Lost Narratives and Hybrid Identities in the Indian Ocean: Afro-Asians


  • Shihan de Silva Institute of Commonwealth Studies School of Advanced Study University of London UK


The voluntary movement of Africans was concurrent with the involuntary uprooting of these peoples, driven by the slave trade. Trade, colonisation and slavery have been drivers of migration, interconnecting people of diverse ethnicity globally.  We assure that Afro-Asian communities are both historic and contemporary and, whilst Afro-diasporic communities in the Atlantic World are well recognised, the diasporas in Asia have only become visible in the last decade.  Assimilation to the diversity of the Indian Ocean has contributed to this invisibility.  With the loss of patronage due to changing political scenarios, African migrants have become disenfranchised. The dynamics of their identity, shaped by strong cultural memories bring out their African roots.  This paper argues that diasporic consciousness of Afro-Asians is expressed through their strong cultural memories.  As people with dual belongings, identifying with both the homeland and the hostland, Afro-Asians are able to reconcile their hybrid identities. With the movement of Afro-Asians from the peripheries their subaltern voices are beginning to be heard.  Their eclipsed histories and lost narratives are challenging the Atlantic model of African migration.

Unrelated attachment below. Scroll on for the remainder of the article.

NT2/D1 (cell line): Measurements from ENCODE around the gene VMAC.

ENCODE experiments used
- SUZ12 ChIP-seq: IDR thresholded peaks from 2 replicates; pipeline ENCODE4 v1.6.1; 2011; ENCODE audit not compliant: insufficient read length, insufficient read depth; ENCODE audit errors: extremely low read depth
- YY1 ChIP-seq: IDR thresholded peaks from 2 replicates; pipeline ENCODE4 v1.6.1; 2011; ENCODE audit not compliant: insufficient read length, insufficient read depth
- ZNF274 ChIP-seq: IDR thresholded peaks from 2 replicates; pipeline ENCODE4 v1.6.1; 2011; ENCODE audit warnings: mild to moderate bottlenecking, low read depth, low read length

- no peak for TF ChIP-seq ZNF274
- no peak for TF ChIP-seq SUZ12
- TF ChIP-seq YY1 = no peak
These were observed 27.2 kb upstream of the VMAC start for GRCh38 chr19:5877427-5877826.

African diaspora, Indian Ocean, Hybrid Identities, Homeland, Hostland, Afro-Asians


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Author Biography

Shihan de Silva, Institute of Commonwealth Studies School of Advanced Study University of London UK

Senior Fellow

Institute of Commonwealth Studies




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